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Same Ol’, Same Ol’

Aug. 1, 2018
How to Resolve 5 Recurring Problems — Although there has been a definite increase in fiber knowledge within the communications markets since I started in this industry, there is still […]

How to Resolve 5 Recurring Problems —

Although there has been a definite increase in fiber knowledge within the communications markets since I started in this industry, there is still a lot to be learned.

We are still seeing many of the same issues in the field that we saw 10+ years ago. Some of the most common things we find or hear about should not still be happening today. Why do these misconceptions persist? What are the big culprits?

Here are a few anecdotes I STILL hear from the field.
• "I just cleave fibers with a pair of scissors. That works fine."
• "There’s no need to clean connectors. I always pull them out of the bag directly from the manufacturer and they are ready to go."
• "Watch me strip off the cladding."
• "I still hand polish my SM APC connectors in the field."
• "My shirt cleans connectors just fine. ‘Field clean,’ so to speak!"
• "If I run over a length of cable with my chair, should I tell someone?"

That last comment is from a woman who worked for a cable assembly house. Once she understood the basics mabout how fiber transmits light, and what the cable can and cannot withstand, she realized that she might be damaging some products when her chair rolls over a length of cable that she is terminating. Knowledge sure is powerful!

After all these years of fiber deployment, all the internal and external training classes, all the articles, webinars, and trade show seminars, there are still a fair number of people who lack a real understanding of how fiber optic links work. We find that some students come to class with limited experience or time in the field. Yet, they consider themselves quite knowledgeable because they have been doing something for more than a year.

Sure, there are many great fiber splicers, installers, and engineers out there who know a lot. There are also many who do not.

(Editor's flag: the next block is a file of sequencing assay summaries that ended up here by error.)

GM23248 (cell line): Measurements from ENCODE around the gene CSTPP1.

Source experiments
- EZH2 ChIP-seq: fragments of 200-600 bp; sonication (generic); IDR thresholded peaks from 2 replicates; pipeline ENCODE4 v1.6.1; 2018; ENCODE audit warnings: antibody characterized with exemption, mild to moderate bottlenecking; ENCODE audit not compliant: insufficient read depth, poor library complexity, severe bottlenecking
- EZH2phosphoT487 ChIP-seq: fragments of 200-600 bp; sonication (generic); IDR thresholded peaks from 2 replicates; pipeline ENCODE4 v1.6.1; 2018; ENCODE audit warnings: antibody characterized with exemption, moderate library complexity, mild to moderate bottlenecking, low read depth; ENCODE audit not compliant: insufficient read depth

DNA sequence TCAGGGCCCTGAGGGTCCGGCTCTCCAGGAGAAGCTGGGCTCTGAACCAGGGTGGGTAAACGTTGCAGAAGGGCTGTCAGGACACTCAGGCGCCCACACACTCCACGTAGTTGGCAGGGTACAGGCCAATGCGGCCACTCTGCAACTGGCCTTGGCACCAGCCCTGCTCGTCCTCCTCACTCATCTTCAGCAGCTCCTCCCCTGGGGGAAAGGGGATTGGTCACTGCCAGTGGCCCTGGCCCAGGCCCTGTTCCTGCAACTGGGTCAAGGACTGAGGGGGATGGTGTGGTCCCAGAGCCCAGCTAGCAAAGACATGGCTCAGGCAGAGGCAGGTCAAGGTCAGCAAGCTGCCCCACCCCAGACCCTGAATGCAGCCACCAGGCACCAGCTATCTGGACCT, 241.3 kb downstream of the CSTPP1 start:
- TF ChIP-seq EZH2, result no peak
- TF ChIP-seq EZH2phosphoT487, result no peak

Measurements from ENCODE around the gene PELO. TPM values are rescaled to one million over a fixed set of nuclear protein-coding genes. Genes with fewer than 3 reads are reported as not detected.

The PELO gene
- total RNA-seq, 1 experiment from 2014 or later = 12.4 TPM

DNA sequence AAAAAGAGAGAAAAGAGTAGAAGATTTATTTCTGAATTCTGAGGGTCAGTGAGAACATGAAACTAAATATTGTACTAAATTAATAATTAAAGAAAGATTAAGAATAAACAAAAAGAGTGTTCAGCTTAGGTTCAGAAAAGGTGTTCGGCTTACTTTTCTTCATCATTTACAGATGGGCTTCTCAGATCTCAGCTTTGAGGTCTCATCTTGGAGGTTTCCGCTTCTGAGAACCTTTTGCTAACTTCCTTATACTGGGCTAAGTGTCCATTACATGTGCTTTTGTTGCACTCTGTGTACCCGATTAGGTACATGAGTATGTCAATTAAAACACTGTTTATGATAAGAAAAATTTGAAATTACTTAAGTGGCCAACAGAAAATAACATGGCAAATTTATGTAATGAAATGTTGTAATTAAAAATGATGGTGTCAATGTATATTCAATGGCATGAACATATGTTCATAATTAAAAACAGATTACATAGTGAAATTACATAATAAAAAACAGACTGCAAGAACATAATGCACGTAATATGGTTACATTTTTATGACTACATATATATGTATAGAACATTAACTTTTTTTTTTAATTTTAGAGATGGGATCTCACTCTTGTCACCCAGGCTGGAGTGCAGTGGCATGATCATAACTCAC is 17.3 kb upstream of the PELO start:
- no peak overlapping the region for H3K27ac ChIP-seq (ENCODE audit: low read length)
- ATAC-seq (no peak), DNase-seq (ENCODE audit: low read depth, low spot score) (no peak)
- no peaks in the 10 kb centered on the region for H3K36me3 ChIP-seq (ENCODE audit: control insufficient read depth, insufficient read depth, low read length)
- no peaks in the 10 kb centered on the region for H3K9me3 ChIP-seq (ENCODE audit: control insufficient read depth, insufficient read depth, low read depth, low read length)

Here are a few thoughts on why these common problems stick around.
• If training is done only on the job, bad habits and short cuts can be passed along.
• People can develop a feeling of expertise because no one has corrected them. Their errors have been small enough to go unnoticed in a lower speed network.
• Generally, doing things the way it "has always been done" is easier than change, and many people simply don’t speak up.
• Companies provide their staff with limited training that is often only product-specific rather than general knowledge, process, and/or technology training.
• Training is not always followed by practice — so much of the knowledge is lost before it can be applied and ingrained.

Given this, how can you avoid some of the most common field problems? The first step is to identify what they are, what to do, and what NOT to do.

Top Problems and Remedies
#1: Using dirty or damaged connectors. As someone who has been singing this tune for ages, I continue to be astonished that people do not properly clean their connectors before plugging them in. I don’t mean rubbing it on a shirt — and don’t get me started about people who think they can rub the end with their finger!

Today’s high-speed networks will no longer tolerate any dirt, oils, or residue, on connectors. The added loss, and especially the added reflections, will start impacting network performance.

The first step to remedy this is to require your staff to properly clean and inspect connectors before mating and before plugging into their test equipment ports. You have no idea how many people bring their equipment to a class to ask for help because it is not working right, and we find the connector at the source to be a complete mess.